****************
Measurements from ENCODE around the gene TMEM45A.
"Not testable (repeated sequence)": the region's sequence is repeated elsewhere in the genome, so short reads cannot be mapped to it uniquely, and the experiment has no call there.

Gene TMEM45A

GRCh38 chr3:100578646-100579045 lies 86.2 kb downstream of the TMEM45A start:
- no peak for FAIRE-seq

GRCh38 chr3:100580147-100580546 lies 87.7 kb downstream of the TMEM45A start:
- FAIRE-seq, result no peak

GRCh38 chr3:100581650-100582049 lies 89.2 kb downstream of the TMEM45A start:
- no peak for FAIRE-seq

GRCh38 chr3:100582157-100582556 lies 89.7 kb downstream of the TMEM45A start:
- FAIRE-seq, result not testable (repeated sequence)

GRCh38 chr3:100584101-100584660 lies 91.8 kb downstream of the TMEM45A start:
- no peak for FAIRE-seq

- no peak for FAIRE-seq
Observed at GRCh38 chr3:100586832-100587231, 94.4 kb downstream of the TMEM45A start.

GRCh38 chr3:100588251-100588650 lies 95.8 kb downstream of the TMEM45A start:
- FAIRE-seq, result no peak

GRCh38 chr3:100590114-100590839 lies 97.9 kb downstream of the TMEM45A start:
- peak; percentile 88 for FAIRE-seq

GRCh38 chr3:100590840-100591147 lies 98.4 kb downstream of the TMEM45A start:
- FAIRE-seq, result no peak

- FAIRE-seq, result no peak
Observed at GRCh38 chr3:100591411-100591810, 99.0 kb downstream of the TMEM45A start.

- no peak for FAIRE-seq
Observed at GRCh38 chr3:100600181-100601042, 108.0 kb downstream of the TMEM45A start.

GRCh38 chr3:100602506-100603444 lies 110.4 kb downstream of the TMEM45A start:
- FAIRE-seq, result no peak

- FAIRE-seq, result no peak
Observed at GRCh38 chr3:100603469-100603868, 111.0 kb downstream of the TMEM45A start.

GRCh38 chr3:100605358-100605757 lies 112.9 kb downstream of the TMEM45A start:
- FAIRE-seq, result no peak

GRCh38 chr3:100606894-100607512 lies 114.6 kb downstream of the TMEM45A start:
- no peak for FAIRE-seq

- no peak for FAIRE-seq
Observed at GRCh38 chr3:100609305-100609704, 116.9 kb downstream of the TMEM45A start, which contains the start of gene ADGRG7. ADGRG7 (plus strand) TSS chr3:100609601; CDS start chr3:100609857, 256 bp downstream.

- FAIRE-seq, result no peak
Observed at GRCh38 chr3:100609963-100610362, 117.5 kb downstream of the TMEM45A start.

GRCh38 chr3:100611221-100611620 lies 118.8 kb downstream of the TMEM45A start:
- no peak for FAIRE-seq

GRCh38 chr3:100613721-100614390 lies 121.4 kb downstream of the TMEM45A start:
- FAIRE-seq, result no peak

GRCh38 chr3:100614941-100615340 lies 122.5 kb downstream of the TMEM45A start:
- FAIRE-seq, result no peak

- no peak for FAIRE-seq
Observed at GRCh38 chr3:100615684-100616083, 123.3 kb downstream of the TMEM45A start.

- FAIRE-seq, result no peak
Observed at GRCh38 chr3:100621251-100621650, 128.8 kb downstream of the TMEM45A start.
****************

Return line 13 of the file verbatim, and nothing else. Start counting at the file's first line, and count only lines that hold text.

- no peak for FAIRE-seq